"I even hear the mountains
-"Consummation of Grief" by Charles Bukowski
the way they laugh
up and down their blue sides
and down in the water
the fish cry
and the water
is their tears.
I listen to the water
on nights I drink away
and the sadness becomes so great
I hear it in my clock
it becomes knobs upon my dresser
it becomes paper on the floor
it becomes a shoehorn
a laundry ticket
climbing a chapel of dark vines…
it matters little
very little love is not so bad
or very little life
is waiting on walls
I was born for this
I was born to hustle roses down the avenues of the dead."
the entire lord of the rings from the rings perspective
hand hand river dirt gollum hobbits pockets pockets finger envelope fire hand neck neck finger hobbits neck neck neck pocket finger LAVA
it’s amusing that I number
each poem hours before I lay down
on a bed that I pretend is yours and
cover myself with sheets that I pretend
are yours. I’m already aware of this
impending insomnia that strikes
when I beg for some relief from
it’s all so predictable. I keep waiting
for something to change,
for some god to rescue me out
of this den of hungry lions that crave
for something other than the loneliness
that I’ve fed them for so long.
"Life is like watching Fast and the Furious 6. It’s not easy, most of the time it’s just dumb and pointless, everything is fake, there is a lot of noise, but if you close your eyes and picture yourself in an open field or a quiet forest, you can maybe make it to the end without killing yourself."-Jon Lajoie (via asterisk-)
it’s late, but maybe it’s early.
none of that really matters because
I can’t sleep anyways.
whenever I try to, I just find myself
imagining what your lips,
what your skin would feel like.
and lately, I’ve had to look,
every night, in the mirror for a visual
reminder of myself without you.
tonight, i pray that i will never wake up, that i
will drown in the welcoming sea, and that the
final release will be as sweet as it had always
promised to be.
tonight, i pray that my cerebral cortex will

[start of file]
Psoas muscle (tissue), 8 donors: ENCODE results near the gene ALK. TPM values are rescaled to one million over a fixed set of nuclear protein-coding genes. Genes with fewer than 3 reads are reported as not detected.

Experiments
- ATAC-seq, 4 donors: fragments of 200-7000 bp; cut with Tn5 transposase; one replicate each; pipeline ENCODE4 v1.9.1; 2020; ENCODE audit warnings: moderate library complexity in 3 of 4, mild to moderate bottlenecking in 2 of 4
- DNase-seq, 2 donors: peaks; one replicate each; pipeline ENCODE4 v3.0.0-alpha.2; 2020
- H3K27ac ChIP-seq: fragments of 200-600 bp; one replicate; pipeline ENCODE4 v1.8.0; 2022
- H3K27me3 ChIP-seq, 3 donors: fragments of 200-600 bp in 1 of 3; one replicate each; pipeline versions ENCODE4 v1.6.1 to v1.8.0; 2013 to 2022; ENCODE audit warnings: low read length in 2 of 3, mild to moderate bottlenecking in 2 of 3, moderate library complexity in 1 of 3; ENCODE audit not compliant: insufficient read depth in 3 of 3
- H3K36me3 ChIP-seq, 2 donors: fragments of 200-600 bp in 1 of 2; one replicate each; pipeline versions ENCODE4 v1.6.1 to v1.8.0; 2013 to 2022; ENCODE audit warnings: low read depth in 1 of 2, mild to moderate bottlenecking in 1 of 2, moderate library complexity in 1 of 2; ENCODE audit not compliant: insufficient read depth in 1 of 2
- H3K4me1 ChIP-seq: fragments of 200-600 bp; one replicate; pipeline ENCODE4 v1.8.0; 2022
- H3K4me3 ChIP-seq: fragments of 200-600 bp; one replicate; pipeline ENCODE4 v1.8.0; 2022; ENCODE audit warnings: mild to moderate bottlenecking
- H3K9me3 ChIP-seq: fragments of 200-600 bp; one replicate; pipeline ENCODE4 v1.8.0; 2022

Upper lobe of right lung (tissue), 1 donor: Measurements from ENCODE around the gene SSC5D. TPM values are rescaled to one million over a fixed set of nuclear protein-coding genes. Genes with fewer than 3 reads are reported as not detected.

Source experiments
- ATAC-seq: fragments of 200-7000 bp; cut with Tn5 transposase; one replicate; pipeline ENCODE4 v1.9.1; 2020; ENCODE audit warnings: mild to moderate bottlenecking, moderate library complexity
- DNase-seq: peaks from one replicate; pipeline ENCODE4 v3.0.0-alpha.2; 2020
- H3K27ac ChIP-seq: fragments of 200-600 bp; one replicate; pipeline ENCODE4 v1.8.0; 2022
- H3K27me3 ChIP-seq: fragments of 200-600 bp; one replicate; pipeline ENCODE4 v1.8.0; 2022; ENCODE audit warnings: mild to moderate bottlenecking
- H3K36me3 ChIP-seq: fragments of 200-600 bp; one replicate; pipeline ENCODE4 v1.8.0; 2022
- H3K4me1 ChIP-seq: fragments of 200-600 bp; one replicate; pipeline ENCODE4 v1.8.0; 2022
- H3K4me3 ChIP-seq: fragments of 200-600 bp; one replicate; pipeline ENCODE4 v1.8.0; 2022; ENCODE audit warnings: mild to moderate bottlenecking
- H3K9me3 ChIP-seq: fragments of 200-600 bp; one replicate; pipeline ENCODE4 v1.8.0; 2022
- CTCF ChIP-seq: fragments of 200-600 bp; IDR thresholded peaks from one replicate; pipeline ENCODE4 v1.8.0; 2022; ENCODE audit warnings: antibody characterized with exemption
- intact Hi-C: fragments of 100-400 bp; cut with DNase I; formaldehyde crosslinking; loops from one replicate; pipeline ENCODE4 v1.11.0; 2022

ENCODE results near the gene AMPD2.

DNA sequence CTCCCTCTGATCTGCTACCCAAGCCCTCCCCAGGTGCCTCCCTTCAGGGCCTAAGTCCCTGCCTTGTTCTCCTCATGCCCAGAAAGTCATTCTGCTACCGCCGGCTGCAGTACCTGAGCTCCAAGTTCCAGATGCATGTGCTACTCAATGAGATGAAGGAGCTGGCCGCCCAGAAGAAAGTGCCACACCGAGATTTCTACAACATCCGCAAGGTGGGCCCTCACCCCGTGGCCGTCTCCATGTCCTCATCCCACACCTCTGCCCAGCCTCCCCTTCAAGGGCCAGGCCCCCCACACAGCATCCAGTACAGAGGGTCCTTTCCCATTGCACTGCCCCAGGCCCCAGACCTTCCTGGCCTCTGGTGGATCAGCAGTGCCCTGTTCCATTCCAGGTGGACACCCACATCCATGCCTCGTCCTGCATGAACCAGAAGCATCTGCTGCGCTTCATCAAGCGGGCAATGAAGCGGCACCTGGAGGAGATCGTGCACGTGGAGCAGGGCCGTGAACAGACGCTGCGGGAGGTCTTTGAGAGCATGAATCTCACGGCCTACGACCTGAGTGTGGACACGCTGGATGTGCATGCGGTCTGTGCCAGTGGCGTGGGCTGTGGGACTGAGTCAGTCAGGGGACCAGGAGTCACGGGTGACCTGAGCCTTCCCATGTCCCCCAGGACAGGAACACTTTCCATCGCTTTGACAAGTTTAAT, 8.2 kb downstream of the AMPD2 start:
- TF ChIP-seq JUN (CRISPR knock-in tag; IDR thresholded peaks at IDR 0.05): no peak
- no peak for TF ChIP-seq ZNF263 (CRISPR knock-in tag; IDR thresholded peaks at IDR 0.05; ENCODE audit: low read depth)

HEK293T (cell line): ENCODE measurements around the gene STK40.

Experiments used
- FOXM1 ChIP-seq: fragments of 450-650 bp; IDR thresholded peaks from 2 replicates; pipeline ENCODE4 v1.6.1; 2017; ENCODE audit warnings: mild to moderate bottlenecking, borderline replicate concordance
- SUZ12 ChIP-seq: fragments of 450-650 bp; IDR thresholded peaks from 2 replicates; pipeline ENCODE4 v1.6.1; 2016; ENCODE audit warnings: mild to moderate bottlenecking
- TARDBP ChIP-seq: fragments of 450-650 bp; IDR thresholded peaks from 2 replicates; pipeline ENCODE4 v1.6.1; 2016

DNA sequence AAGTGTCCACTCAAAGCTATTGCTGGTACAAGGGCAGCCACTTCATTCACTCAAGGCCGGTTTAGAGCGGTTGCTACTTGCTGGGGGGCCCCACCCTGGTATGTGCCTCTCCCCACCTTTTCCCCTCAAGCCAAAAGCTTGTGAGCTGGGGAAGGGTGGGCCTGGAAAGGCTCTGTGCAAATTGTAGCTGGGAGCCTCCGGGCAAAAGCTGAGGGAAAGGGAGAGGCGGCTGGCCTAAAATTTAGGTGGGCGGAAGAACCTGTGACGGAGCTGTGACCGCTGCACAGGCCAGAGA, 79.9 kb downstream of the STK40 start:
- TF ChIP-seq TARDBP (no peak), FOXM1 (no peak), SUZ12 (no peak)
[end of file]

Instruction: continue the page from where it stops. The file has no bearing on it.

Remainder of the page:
sever, that each breath passing through my lips
stop, and that the pulsing agony will stop emanating
from my chest.
tonight, i will lay down my unclean head on a clean
pillow and dream of a life not lived, of the pain
i would not have suffered had i been naught but a
In a sea full of people, I am completely alone.
I see the faces that fall before my eyes, leaving naught but the impression of burning, consuming flames that glow in their eyes. Their souls—souls that could be eliminated with the slightest breath—illuminate only for that single moment. Even the strongest fire has a weakness.
I sat there. The glass of water that had once looked half-full looked half-empty. My fragility rattled my bones, but I didn’t feel vulnerable—I merely felt alone, as I sat there on a queen-sized bed in the Harvard Square Hotel, conveniently placed a two minute walk away from Harvard Square in Cambridge, Massachusetts. It seemed strange that the majority of these attempted self-murders occurred in a place that wasn’t home.
I sat there on the queen-sized bed. It was nicely made, but gravity pushed my mass downwards into, ruining an otherwise neat image. I counted on my fingers. Tonight, there were three attempts. I recalled, just hours earlier, shuffling to a CVS Pharmacy about a block away at about 9:30 pm, way past the curfew that the chaperons had set for the unruly group of teenagers that had come along on this unfortunate trip. It was strange to see so many people unable to contain themselves at one time.
I kept telling myself that numbers two and three were failures. Four wasn’t going to be one.
There was still melting snow. For a fleeting moment, I felt a rising sense of annoyance that the salt that saturated the melted snow would eat through the soles of my boots. And then I remembered that it didn’t matter anymore.
The doors to CVS were open. I looked around, and I felt disappointed at the lack of pharmacy. I overlooked my idiocy and saw narrow steps that led upstairs, which lead to my discovery of a significantly warmer floor. I found a bottle of ibuprofen and took it to the checkout counter.
A young Indian lady took the bottle from me, and I could feel her disparagingly regard me. I knew that she secretly hated me for coming so late to the pharmacy, probably keeping her from going on social networking sites on her phone like she, most likely, had been for the past few hours. I knew that she’d only do so after I left until her shift ended.
I left the pharmacy. I didn’t bother with a plastic bag. I didn’t want there to be any issue with where I got the ibuprofen. I could hear the dancing pills in my purse. They were so loud. I wish’d that they would stop celebrating. Why would they be?
I checked my phone. It was nearly 10:30 pm by the time I had trudged up the concrete steps that reverberated with bangs and squeaks with any form of pressure.
Second floor, room 211? 213? Maybe it was 217. I couldn’t remember, as I sat there on the queen-size bed. I clearly remembered, however, the sense of abandonment I felt when I saw that my roommate had, once again, departed to go to “our friends’” room.